Trump mocks Al Franken for resigning quickly over sexual misconduct claims amid Kavanaugh controversy

President's attack comes as Supreme Court nominee faces growing anger from assault allegations

Maggie Haberman,Emily Cochrane
Monday 15 October 2018 15:48 BST
Trump Mocks Al Franken's Resignation: 'He folded like a wet rag'

President Donald Trump mocked former Senator Al Franken on Thursday for folding “like a wet rag” and quickly resigning last year in the face of sexual misconduct allegations – an extraordinary statement as the president’s Supreme Court nominee nears a vote in a confirmation process rocked by such accusations.

Mr Trump, addressing a rally in Mr Franken’s home state of Minnesota, mentioned the woman who was appointed to take the senator’s seat, Tina Smith, during an extended riff in which he suggested that Mr Franken was weak for stepping down so quickly.

“Nobody knows who the hell she is,” Mr Trump said. “She took a wacky guy’s place.”

“He was wacky,” Mr Trump said. “Boy, did he fold up like a wet rag, huh? Man. Man. He was gone so fast, OK?”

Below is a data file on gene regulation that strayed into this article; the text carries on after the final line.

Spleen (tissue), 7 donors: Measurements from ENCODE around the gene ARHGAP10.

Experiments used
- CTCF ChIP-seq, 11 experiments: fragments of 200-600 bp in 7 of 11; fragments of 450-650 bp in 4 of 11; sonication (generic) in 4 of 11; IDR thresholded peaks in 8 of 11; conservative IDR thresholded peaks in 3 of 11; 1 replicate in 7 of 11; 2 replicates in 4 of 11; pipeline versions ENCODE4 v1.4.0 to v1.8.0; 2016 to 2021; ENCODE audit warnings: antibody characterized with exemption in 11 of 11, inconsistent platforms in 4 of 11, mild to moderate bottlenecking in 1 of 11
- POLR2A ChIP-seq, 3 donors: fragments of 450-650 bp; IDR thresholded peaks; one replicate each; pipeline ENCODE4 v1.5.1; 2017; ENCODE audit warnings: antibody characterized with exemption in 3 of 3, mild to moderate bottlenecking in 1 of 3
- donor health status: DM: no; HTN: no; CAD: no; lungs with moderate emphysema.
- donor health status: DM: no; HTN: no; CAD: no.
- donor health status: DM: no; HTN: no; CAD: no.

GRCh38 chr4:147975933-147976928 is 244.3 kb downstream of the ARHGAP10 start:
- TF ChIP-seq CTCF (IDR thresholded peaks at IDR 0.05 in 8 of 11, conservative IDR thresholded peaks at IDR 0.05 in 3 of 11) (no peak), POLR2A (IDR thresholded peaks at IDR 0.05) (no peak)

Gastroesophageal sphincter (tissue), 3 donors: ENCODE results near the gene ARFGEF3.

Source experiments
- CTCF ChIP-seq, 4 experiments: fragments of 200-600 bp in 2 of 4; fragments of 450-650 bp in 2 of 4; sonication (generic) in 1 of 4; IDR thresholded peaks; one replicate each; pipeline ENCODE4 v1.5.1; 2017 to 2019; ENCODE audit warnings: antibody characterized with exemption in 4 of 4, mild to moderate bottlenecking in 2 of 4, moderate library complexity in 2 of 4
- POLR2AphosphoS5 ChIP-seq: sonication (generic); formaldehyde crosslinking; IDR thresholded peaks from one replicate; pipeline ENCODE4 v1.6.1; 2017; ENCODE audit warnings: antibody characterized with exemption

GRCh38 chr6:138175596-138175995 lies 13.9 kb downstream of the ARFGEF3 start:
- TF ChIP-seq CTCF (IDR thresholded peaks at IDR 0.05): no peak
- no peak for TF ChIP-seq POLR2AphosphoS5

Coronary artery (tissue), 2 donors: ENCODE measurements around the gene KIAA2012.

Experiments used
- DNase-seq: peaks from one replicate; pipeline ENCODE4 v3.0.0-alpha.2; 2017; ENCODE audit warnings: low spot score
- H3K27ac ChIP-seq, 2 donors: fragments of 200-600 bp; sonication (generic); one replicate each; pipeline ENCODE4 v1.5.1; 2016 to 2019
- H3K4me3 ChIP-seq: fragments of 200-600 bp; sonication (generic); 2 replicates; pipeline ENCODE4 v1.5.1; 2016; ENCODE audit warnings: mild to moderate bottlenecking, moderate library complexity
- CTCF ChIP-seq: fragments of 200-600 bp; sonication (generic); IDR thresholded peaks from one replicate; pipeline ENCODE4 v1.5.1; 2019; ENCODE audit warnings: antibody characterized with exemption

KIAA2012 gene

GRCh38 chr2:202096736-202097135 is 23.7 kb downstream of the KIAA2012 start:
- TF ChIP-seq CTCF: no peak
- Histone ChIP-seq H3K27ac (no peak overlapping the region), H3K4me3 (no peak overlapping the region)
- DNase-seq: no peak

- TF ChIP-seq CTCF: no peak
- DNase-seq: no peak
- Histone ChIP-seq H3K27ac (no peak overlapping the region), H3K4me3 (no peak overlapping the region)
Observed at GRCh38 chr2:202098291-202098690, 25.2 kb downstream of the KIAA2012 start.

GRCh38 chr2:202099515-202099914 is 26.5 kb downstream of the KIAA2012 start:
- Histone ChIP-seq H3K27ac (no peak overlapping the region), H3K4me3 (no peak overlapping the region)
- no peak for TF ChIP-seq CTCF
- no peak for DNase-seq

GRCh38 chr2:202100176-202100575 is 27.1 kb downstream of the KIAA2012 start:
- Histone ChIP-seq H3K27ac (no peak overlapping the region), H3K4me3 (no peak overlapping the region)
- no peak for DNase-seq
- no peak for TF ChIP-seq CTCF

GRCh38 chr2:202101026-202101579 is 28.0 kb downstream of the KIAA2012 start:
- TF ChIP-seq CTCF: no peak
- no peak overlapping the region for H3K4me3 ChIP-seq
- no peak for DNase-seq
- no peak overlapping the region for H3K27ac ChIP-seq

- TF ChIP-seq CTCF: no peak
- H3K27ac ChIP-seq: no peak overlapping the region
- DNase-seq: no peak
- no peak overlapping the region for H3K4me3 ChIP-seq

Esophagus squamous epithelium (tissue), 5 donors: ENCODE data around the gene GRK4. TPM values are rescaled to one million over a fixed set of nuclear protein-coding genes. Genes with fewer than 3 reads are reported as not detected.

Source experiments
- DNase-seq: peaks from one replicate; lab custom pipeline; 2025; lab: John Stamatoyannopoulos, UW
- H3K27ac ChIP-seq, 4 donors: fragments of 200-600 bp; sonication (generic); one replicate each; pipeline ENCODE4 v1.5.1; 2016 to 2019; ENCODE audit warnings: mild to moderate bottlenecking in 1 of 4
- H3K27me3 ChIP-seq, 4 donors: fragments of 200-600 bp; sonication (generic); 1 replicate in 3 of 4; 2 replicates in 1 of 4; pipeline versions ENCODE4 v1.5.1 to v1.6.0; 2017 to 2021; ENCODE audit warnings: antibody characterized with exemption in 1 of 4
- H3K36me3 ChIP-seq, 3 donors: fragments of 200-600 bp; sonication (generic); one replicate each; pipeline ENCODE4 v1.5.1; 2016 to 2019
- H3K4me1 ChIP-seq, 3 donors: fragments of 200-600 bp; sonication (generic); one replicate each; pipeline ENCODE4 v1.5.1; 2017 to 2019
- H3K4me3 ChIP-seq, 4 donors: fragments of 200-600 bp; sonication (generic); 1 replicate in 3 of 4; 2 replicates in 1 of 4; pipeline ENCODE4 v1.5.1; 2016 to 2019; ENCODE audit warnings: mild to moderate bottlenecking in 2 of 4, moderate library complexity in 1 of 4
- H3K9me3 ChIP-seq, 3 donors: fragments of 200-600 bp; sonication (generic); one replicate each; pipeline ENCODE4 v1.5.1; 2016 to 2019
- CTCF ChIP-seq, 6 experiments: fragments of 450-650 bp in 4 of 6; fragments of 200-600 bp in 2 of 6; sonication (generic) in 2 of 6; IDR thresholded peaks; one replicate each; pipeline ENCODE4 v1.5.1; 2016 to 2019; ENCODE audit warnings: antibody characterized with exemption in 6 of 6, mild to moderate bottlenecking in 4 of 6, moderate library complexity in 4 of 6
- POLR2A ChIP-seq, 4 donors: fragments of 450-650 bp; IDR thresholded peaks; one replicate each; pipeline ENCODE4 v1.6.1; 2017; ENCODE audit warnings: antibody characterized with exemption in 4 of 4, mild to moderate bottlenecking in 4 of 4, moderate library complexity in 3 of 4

“Oh, he did something,” he said, adding, “'Oh, oh, oh, I resign, I quit.'”

“I don’t want to mention Al Franken’s name, so I won’t mention.”

The remark was in keeping with Mr Trump’s long-stated personal mantra of never giving in to any accusation, and considering those who do to be weak. But it came at a fraught moment when four senators, two of them Republican women, remain undecided about whether to vote to confirm Judge Brett Kavanaugh to the Supreme Court. A crucial procedural vote is scheduled for Friday morning.

Mr Kavanaugh has been accused of sexual assault or misconduct by three women in episodes that they say took place decades ago. Mr Kavanaugh has strongly denied the accusations, including in a fiery appearance at a Senate hearing last week.

In contrast to his attack on Mr Franken, Mr Trump was silent about allegations made by a former girlfriend against Democrat representative Keith Ellison that he physically and emotionally abused her. Mr Trump criticised Mr Ellison as too liberal on immigration and health care, but noted that Mr Ellison had seen the president’s potential early on in the 2016 campaign and had said so on a Sunday morning talk show.

Mr Ellison, a deputy chairman of the Democratic National Committee who is now running for Minnesota attorney general, has denied the allegation.

The performance by the president was ostensibly for candidates facing a tough midterm election climate in a state Mr Trump came close to winning in 2016. Instead, it became a rambling and often misleading or false 71-minute session about the media, North Korean nuclear disarmament, President Vladimir Putin of Russia and the Democrats – “the party of crime”.

At one point, Karin Housley, the Republican Senate candidate who is opposing Ms Smith, came to the microphone. “You really do go off script, don’t you? Jeez,” she said, suggesting that the president say her name more and Ms Smith’s less.